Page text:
A plaque remaining from the Big Apple Night Club at West 135th Street and Seventh Avenue in Harlem.

Above, a 1934 plaque from the Big Apple Night Club at West 135th Street and Seventh Avenue in Harlem. Discarded as trash in 2006.

Recent entries:
“I hate it when people pour my cereal. They don’t know how much I want. They don’t know my life” (6/28)
“If I had a dollar for every gender, I’d have two dollars and a lot of counterfeits” (6/28)
“A person with a liberal arts degree walks into a bar…” (bar joke) (6/28)
“You know you’re drunk when you get home, put food in the microwave and then enter your PIN” (6/28)
“A person with an art degree walks into a bar…” (bar joke) (6/28)
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Entry from June 03, 2016
Cutchogue: “Sunniest Place in New York State” (slogan)

Entry in progress—B.P.

Wikipedia: Cutchogue, New York
Cutchogue is a hamlet and census-designated place (CDP) in Suffolk County, New York, United States. The population was 3,349 at the 2010 census.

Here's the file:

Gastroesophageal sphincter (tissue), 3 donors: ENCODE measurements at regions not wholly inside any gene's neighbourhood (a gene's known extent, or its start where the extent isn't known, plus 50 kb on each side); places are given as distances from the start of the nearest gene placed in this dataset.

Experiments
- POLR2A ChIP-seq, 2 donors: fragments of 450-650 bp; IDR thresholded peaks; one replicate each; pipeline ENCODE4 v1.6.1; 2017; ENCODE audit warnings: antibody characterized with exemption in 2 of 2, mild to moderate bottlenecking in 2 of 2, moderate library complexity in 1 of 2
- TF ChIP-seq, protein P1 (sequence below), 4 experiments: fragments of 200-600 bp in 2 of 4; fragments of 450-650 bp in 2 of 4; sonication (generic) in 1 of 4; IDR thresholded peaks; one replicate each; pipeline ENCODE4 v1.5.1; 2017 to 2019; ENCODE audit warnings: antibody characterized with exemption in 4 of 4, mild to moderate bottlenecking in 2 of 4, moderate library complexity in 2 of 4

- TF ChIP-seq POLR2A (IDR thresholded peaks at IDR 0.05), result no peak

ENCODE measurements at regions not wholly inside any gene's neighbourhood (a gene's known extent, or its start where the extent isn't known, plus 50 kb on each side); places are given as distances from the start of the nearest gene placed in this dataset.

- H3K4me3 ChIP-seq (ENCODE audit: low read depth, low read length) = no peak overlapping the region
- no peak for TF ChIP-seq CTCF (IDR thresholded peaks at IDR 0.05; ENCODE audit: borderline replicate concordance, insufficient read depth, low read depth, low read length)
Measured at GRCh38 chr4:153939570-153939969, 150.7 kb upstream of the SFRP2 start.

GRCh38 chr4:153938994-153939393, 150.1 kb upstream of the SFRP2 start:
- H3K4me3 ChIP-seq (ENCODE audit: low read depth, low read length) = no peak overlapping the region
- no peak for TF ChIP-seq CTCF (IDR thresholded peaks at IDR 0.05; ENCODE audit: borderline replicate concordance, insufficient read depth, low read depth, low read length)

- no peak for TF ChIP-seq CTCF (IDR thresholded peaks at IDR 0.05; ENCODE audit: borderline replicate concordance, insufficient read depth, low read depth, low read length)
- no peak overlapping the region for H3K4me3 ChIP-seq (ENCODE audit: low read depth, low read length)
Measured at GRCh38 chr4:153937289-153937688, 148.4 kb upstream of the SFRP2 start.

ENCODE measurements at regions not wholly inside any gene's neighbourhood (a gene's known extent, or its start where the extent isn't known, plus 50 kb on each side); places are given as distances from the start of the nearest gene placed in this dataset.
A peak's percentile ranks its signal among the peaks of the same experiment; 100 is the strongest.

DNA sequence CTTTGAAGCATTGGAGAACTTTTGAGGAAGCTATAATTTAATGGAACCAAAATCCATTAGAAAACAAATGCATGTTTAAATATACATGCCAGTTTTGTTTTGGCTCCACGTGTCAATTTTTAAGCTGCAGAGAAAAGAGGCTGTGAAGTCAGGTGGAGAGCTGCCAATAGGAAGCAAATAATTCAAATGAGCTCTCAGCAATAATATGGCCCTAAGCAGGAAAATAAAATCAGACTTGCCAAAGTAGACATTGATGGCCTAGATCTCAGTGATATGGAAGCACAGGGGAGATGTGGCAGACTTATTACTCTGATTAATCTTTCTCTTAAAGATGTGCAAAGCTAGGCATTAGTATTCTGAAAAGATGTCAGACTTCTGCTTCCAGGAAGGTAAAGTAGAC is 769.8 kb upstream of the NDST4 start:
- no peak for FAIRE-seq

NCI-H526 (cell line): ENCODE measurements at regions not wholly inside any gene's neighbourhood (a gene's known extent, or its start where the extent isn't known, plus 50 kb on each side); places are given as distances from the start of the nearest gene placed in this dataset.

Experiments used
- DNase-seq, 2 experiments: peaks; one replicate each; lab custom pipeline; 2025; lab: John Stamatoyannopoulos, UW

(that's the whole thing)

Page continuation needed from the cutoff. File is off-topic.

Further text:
(...)
History
The name Cutchogue is derived from an Algonquin word meaning “principal place”.

The Suffolk Times (Suffolk County, NY)
New sign welcomes visitors to the sunny hamlet of Cutchogue
by Beth Young | 01/11/2012 10:30 AM
Cutchogue has long claimed to be the sunniest spot in New York State, but residents have extra reason to believe in their clear skies this month.

In late December, the North Fork Chamber of Commerce placed a new welcome sign, emblazoned with an image of the sun, at the entrance to the hamlet. The sign, designed by chamber vice president Eugene Gluck’s firm, Gluck Multimedia, echoes a similar sign on the North Road advertising Cutchogue as the sunniest place in the state.

The sign, and another planned for the eastern end of the hamlet of Southold, were made possible by a $2,500 grant through Suffolk County Legislator Ed Romaine’s office.

The Suffolk Times (Suffolk County, NY)
Is Cutchogue really the sunniest spot in New York?
by Krysten Massa | 06/03/2016 6:00 AM
Cutchogue has long been referred to as “the sunniest spot in New York.”

While the origin of the saying is relatively unknown, it has been used in everything from news articles to real estate listings. In fact, signs welcoming visitors to the hamlet even feature the slogan.

But is there any science behind the sun-drenched claim?

“As a representative of the National Weather Service, I can’t validate that,” said observational program leader Tim Morrin, who added that the organization doesn’t even keep statistics on sunlight.

Posted by Barry Popik
Nicknames of Other PlacesNew York State • Friday, June 03, 2016 • Permalink